T he numerous gilt bronze objects that we have in this collection reflect the exacting standards that motivated this collector in his quest. The selection is flawless and the objects stand out by their rarity and originality. They pay an implicit homage to the savoir-faire and creativity of the craftsmen who made them and provide us with a panorama of the artistry of works in bronze in 18th century France.
The wall lights (lot 11), typical of early 18th century production, are notable for their imposing size, each with a slim chiseled backplate adorned in the center by the head of a faun from which a single light branch emerges. The candelabra (lot 19), designed to hold six candles, stand out by the finesse of the model and the variety of their ornamentation. In the style of Louis XIV, they were commercialized between 1745 and 1749, as proven by the mark of the stamp with a crowned C on the base.
The wall lights engraved with Chinese writing (lot 67) are a rare and surprising model whose design is perfectly mastered, like those that were chosen by the Earl of Coventry (lot 91), which symbolize the classical revival.
The Louis XVI wall lights (lot 115), in spite of their apparent simplicity, were in fact chosen as the model to illustrate the trademark label used for Lannuier’s “Au Prince de Condé”.
On the Meissen porcelain glass coolers, bronze is used as an accessory; it both embellishes and protects the object. The bronze mounts on these coolers are perfectly matched with the precious quality of the porcelain. They protect the edges of the rim while making it easier to hold by the addition of foliage-decorated handles.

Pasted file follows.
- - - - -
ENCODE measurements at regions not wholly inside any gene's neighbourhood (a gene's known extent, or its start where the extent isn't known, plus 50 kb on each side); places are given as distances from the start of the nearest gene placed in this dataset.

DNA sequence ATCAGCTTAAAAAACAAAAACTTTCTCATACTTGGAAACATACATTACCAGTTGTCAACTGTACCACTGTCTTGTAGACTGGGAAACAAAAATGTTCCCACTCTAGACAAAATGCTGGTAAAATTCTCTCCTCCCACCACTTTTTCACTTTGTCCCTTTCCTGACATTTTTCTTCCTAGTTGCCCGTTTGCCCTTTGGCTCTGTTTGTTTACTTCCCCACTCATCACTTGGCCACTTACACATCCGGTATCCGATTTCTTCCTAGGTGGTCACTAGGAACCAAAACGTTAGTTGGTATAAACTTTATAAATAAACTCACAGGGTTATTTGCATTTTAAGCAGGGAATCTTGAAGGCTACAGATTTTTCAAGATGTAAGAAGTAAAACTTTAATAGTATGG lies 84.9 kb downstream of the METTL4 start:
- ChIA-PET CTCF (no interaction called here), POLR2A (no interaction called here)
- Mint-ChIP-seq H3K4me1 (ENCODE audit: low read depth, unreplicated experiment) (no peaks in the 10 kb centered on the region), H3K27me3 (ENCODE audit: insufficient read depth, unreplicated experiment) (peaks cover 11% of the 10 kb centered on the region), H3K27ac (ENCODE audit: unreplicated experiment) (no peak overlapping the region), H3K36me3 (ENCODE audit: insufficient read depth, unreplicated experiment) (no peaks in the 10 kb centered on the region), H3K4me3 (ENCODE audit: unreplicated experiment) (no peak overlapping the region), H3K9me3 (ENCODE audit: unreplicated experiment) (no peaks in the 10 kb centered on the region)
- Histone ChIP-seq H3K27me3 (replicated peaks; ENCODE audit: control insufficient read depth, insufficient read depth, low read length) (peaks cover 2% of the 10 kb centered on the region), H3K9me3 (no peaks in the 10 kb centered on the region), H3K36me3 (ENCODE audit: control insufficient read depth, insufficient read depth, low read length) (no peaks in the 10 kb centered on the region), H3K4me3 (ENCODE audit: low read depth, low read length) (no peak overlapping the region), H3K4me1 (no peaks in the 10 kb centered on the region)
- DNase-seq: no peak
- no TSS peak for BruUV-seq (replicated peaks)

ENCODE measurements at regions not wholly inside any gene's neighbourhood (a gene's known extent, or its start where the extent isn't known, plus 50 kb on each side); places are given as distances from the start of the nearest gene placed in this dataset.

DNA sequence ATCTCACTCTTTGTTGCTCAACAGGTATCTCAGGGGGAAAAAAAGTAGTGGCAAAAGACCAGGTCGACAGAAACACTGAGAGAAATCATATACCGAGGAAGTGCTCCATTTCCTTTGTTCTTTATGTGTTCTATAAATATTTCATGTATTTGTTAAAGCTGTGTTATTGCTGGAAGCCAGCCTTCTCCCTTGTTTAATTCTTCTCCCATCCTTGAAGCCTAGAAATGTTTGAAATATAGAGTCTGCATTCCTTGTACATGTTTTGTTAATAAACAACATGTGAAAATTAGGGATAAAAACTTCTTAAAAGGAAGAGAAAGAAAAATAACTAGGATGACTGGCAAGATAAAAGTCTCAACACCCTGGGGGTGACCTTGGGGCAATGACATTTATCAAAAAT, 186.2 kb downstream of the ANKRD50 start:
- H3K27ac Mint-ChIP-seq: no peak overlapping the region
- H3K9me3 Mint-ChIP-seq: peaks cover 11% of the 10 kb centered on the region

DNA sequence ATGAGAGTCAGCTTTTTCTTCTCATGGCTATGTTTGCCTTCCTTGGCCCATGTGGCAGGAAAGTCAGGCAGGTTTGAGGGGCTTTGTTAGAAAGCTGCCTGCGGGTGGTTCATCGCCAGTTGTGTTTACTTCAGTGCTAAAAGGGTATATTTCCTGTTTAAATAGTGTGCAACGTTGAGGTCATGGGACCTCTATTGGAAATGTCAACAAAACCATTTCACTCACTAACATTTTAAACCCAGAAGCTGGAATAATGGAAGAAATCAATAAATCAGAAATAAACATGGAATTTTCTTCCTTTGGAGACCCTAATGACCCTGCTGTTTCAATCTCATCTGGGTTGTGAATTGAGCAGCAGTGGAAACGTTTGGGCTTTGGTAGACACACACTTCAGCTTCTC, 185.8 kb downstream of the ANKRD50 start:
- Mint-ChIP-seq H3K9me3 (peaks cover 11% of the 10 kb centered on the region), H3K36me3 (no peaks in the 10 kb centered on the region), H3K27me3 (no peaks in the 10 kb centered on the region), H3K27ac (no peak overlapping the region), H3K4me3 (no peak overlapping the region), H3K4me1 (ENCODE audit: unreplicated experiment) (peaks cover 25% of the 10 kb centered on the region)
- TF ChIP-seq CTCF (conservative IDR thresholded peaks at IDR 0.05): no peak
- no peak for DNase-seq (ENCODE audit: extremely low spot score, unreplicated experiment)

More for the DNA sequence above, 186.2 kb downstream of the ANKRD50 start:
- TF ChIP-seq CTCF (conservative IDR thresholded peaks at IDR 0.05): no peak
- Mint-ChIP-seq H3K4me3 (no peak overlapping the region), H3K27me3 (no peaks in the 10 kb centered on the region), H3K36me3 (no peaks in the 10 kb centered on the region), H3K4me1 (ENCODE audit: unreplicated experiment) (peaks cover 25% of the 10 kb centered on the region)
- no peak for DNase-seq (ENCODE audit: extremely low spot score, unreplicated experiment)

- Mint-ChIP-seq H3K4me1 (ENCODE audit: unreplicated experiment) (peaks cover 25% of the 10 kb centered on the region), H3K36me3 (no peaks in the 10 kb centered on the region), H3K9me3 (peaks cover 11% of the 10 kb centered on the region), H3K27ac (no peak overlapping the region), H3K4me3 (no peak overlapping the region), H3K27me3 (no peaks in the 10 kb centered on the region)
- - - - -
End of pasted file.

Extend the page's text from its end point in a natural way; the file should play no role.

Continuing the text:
On the charming little Meissen porcelain jar with cover (lot 65), the joint between the lid and the jar is made of a very thin gilt-bronze border subtly decorated with rocaille motifs.
To observe the extraordinary quality of mercury gilding, one can turn to the Louis XV candelabra (lot 60), the wall lights with the Chinese lettering (lot 67) or the ones attributed to Philippe Caffiéri (lot 91). The discreet pinkish effects, caused by the oxidation of mercury on the gold that has been deposited on the bronze, is always an enchantment for amateurs of gilt-bronze. The pyramid-shaped chenets (lot 18) are a perfect example. The person casting the bronze has intentionally left the back part in its untouched state, thus sparing the chaser work that would have remained hidden. The gilder naturally followed this same approach, saving the precious gold, which would have only been enjoyed by the flames of the fire itself.
Among the furniture, the athénienne in giltwood and gilded bronze from Jacques Doucet's collection (lot 93) is a true tour de force that makes of it an exceptional piece. The base is made of carved giltwood while the bowl and its various covers are made of gilt bronze. The bronze work is remarkable, with a piastre-decorated frieze superimposed on the bowl that is perfectly smooth and burnished.
The acanthus leaves of the upper elements are intermingled and the handles with their markedly clean angles complete this technical and aesthetic achievement.
The bronze is signed Godille. F, a name that appears in the 1773 Almanac: "Godille, rue Guénégaud, renommé pour les garnitures de porcelaines et les vases précieux "